Sexual Orientation and Science | Hands

The two objections I hear most in withholding full equality for the gay, lesbian, bisexual and transgender (glbt) community are: “being gay is a choice,” and “being gay is a result of destructive family dynamics or early negative sexual imprint.”  Both these objections inherently label being gay, lesbian, bisexual or transgender a “behavior” and not something inherent.

It does not matter that heterosexual people do not make choices for sexual orientation; the argument is that glbt people somehow do.  Proponents of “being gay is a choice” often cite unhealthy family dynamics as a reason for glbt sexual orientation, even though families with distant fathers and huggy-tight mothers produce both hetero- and homosexual children.  They also dismiss the fact that healthy, well-balanced families produce both hetero- and homosexual children.  Both hetero- and homosexual children are subject to destructive early sexual imprints, but many ignore this information when trying to find the reason for about 5% of the population being glbt.

I hear otherwise intelligent, thoughtful people repeat these tired, old, mythical scenarios as the gateways to homosexual orientation without any proof or science to support it.  If we could somehow just produce that pesky, elusive “gay gene” or even the “heterosexual gene,” maybe the myths would disappear and those resistant to equality would soften.  Instead of telling tales convenient to the “gay as a behavior” narrative, it would be wiser to look at the science we do have.

The likelihood is very high that sexual orientation is a product of genes and pre-natal hormones.  This is one part of a series that challenges the choice/dysfunction theory versus the genetic/biology evidence of sexual orientation.

Look at your hands.  If you are a woman, the index finger and the fourth finger lengths will be almost a 1:1 ratio in length (you need to look at base of finger to tip, not just where the tips relational to one another end).  Men will typically have a shorter index finger than their fourth digit.  Gay men more often than straight men have longer index fingers than fourth digits and lesbians more often than straight women have shorter index fingers than fourth digits.  The ratios are statistically reversed with sexual orientation. (A)  Can this digit lengthening and shortening be the result of a distant father, overbearing mother, negative sexual imprinting or choice?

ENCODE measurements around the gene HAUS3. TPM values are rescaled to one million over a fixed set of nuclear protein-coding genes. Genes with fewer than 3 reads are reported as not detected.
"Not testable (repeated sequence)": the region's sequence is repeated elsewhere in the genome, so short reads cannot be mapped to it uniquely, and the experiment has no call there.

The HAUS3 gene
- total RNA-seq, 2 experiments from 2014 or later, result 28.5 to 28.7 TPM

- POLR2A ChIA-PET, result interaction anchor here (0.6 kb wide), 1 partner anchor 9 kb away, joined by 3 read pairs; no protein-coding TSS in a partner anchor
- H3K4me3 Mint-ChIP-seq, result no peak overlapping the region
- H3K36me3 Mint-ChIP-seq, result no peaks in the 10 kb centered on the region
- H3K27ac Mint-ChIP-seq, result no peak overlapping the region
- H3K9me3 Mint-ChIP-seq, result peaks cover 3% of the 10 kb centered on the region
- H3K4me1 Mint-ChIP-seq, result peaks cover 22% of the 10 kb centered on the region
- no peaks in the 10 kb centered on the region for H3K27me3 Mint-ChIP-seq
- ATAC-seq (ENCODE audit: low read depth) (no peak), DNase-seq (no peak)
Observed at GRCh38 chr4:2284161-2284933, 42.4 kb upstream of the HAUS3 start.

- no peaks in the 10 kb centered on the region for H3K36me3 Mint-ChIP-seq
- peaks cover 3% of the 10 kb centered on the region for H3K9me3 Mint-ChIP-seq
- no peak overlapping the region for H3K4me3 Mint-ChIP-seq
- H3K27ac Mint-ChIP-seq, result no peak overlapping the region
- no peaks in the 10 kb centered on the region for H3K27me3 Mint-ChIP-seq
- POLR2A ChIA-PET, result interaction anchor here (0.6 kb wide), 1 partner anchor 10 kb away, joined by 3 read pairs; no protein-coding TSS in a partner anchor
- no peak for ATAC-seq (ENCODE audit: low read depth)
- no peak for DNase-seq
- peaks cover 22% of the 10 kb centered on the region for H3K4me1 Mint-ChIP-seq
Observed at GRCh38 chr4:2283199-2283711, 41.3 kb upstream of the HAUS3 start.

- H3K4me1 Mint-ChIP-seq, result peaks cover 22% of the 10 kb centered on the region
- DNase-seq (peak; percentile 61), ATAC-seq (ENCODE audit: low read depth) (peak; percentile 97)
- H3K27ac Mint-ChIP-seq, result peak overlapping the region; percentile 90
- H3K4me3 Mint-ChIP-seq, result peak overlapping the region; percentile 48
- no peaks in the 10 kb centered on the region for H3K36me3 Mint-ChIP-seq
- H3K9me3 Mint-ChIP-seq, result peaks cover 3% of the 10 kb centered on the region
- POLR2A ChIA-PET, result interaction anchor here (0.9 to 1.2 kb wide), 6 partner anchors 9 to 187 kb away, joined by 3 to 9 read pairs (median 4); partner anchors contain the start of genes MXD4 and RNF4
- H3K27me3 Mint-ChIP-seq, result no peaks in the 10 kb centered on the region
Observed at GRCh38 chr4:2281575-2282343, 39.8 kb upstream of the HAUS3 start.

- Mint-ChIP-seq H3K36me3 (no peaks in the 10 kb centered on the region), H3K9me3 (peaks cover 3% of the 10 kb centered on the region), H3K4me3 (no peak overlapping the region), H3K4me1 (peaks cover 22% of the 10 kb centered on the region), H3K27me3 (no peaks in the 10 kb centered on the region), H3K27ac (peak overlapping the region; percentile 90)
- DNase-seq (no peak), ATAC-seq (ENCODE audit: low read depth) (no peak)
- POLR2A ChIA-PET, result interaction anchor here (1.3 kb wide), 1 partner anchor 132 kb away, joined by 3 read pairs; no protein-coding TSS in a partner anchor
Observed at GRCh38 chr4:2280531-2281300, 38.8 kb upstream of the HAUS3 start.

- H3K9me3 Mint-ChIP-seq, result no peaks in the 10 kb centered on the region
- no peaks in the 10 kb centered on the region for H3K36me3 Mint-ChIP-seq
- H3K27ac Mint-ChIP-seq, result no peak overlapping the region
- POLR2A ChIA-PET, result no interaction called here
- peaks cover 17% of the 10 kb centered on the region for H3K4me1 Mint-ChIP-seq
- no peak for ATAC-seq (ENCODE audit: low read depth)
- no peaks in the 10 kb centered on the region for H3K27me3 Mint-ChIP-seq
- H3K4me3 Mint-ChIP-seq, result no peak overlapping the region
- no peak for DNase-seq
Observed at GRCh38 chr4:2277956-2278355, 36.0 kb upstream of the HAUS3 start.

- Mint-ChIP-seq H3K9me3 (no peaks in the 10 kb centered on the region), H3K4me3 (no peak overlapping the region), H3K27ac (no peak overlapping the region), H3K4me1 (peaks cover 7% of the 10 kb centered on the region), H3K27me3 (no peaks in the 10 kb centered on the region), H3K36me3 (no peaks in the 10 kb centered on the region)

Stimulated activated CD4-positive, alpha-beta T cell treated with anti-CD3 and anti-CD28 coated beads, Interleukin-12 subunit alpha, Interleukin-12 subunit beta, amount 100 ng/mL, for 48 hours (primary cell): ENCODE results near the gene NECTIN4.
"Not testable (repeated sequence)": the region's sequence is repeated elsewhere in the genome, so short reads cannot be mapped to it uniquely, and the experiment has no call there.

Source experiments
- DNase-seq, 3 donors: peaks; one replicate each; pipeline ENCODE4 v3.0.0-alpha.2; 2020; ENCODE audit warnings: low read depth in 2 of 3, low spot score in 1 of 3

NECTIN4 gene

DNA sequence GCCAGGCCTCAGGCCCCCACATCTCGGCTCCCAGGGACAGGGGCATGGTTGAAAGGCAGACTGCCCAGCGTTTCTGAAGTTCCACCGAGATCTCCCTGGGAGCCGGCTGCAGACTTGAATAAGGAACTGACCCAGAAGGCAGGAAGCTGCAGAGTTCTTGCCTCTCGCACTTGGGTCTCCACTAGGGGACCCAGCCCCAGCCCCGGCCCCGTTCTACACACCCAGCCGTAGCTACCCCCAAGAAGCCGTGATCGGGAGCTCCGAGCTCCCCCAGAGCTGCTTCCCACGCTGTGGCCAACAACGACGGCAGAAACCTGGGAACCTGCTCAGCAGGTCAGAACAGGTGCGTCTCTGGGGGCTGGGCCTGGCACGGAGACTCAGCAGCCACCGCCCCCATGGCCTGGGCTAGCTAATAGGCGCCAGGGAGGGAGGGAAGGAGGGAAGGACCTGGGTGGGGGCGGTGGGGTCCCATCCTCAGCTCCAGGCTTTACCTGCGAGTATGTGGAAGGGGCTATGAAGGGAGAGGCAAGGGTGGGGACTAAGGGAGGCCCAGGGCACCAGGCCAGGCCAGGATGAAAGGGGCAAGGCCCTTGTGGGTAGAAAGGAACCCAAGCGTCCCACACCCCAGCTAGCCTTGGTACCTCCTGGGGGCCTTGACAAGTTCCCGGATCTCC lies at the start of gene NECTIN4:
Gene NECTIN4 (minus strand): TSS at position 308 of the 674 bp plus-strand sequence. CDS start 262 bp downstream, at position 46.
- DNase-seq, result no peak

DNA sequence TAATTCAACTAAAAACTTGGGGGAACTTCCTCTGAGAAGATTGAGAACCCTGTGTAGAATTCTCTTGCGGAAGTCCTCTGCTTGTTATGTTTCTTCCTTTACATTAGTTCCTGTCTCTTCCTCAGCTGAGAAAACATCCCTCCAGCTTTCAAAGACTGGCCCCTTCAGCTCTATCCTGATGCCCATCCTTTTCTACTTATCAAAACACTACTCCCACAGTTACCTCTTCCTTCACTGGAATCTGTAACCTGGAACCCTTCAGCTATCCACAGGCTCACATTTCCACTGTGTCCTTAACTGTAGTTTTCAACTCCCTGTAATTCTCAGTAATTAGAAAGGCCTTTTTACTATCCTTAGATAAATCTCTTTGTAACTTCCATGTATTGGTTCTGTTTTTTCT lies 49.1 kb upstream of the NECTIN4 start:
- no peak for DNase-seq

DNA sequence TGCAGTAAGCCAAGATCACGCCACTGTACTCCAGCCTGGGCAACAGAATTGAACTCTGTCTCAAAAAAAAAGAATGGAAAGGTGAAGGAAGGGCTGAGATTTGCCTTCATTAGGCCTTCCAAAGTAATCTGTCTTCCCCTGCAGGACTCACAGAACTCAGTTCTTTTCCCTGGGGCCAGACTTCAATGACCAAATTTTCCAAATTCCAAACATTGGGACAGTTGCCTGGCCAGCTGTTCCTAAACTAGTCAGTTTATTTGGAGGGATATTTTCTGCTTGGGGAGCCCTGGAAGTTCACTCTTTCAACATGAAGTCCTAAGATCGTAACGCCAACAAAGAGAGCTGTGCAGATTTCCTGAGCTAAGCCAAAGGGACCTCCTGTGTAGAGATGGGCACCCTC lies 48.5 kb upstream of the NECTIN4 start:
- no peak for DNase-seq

Staying with hands, fingerprints are set by the 16th week of gestation.  Most people have more ridges on their right hands than on their left hands.  Thirty percent of gay men have more ridges on their left hand than on their right hand.  Only 14% percent of straight men have more ridges on their left hands. (B)  Again, can family dynamics or choice possibly affect a trait established by week 16 in utero?

Next, let’s look at left- and right-handedness.  Lesbians have a 91% greater chance of being left handed than do heterosexual women.  Gay men have a 34% greater chance of being left-handed than do straight men. (C)  Hand dominance is not a choice or product of environment and is statistically linked to sexual orientation.

We may not have found the “gay gene” or the “heterosexual gene” for that matter, but there do seem to be strong indicators that something happens with a possible combination of genetics and hormones in utero that affects sexual orientation.

I am a right-handed, equal-ratio index-finger-to-fourth-finger heterosexual.  You will just have to believe me; I don’t have the gene work or fetal endocrine and hormonal report to prove it; but I don’t need to, because I am not gay.

I am also the product of an absent father and only-mother present home, a victim of severe sexual abuse, yet, I am strictly heterosexual.  I never made a choice to be man-only attracted, but I don’t need to validate that either;  because I am not gay.

Mythical rhetoric is withholding people from civil rights.  Sexual orientation is not a choice and not a behavior.  We may never find a gay gene; just look around you though.  Gay, lesbian, bisexual and transgender people are simply another beautiful variation in the genetic, hormonal mix of humanity; it is as plain as the hand in front of your face.

  1. John Manning,  “Digit Ratio”
  2. Doreen Kimura, “Behavioral Neuroscience” and “Sex and Cognition”
  3.  M.L. Lalumire et al, “Psychological Bulletin” study, “Sexual Orientation and Handedness in Men and Women”

This series will look at: brain structures, ear design and hearing, twin studies, birth order effects and limb-to-trunk ratios.  All offer physical evidences of the difference between sex and sexual orientation.




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